I just finished reading Liza Palmer's Conversations With the Fat Girl. It was one of the most "real" books I've read lately. By real, I guess I mean that I could relate to a lot of the main character's emotions. Nothing has hit me so hard since Jane Porter's Mrs. Perfect. (Notice that I also blogged about that one.) Jotting down my thoughts helps me to sort them out and move on, in a sense.
In Conversations, Maggie is a twenty-something who has very little self-esteem and is afraid to step out into the world and take any chances. She's uncomfortable with her body and worries about what everyone else sees when they look at her. She is so incredibly hard on herself, and is constantly beating herself up. Ok, so I'm not in my 20's anymore, but I spent almost the entire decade treating myself just like Maggie did herself. Most people who know me, realize that I was not overwieght like the character of Maggie, but I sure did have body issues! Physically, I was more like the character of Olivia in the book, getting down to that (not so) magical size 2 (and beyond), even though no one who is 5'6" should ever wear those sizes. Yes, I graduated from college, bought a car, got a teaching position and had a successful year, but I didn't give myself much credit for those accomplishments. Instead, I focused on everything that I though was "wrong" with me and compared myself to everyone else who, for reasons I couldn't quite put my finger on, were so much more accomplished and deserving of happiness. I wrapped myself in this tight little cocoon and looked no one in the eye. Nobody could make me come out until I was ready; only I could decide when I had had enough of the life I was living. When I finally started taking little chances and putting myself out there, people didn't laugh in my face and nothing catastrophic happened.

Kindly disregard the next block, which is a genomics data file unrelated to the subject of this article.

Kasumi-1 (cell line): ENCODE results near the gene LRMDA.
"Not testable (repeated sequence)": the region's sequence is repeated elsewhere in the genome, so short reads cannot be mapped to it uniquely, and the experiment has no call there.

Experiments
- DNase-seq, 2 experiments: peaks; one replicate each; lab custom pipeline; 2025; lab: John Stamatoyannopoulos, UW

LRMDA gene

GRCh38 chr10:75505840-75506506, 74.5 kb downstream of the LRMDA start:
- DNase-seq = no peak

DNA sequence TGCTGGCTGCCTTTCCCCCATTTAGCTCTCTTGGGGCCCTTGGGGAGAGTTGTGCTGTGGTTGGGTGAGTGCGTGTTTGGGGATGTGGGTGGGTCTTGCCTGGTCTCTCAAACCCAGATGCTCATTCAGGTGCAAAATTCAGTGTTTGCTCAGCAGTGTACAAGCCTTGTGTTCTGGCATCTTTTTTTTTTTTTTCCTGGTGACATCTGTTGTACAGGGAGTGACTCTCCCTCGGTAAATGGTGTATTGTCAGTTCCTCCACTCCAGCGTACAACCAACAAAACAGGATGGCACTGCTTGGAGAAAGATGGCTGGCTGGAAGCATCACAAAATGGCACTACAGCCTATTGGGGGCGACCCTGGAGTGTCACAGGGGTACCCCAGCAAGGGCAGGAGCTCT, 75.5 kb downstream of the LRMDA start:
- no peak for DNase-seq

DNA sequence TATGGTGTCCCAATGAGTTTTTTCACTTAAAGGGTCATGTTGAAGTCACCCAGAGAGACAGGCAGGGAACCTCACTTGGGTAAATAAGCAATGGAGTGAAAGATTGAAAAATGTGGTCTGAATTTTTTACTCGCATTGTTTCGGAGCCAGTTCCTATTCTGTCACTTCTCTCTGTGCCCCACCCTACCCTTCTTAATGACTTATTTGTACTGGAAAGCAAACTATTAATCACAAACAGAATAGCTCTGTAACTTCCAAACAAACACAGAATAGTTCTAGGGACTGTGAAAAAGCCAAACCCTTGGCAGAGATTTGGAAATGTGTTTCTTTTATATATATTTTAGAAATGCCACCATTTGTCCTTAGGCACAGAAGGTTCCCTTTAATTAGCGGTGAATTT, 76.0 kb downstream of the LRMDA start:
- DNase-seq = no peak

Flash forward to today: Sometimes I forget to be nice to myself. Besides relating to the character, reading this book also reminded me to treat myself like I try to treat others, especially my friends. To focus on what is good in me, and what good I can bring to those I love. To let others be nice to me because, guess what, they may actually like the me they see. And, if they don't, oh well, it's not gonna ruin my day.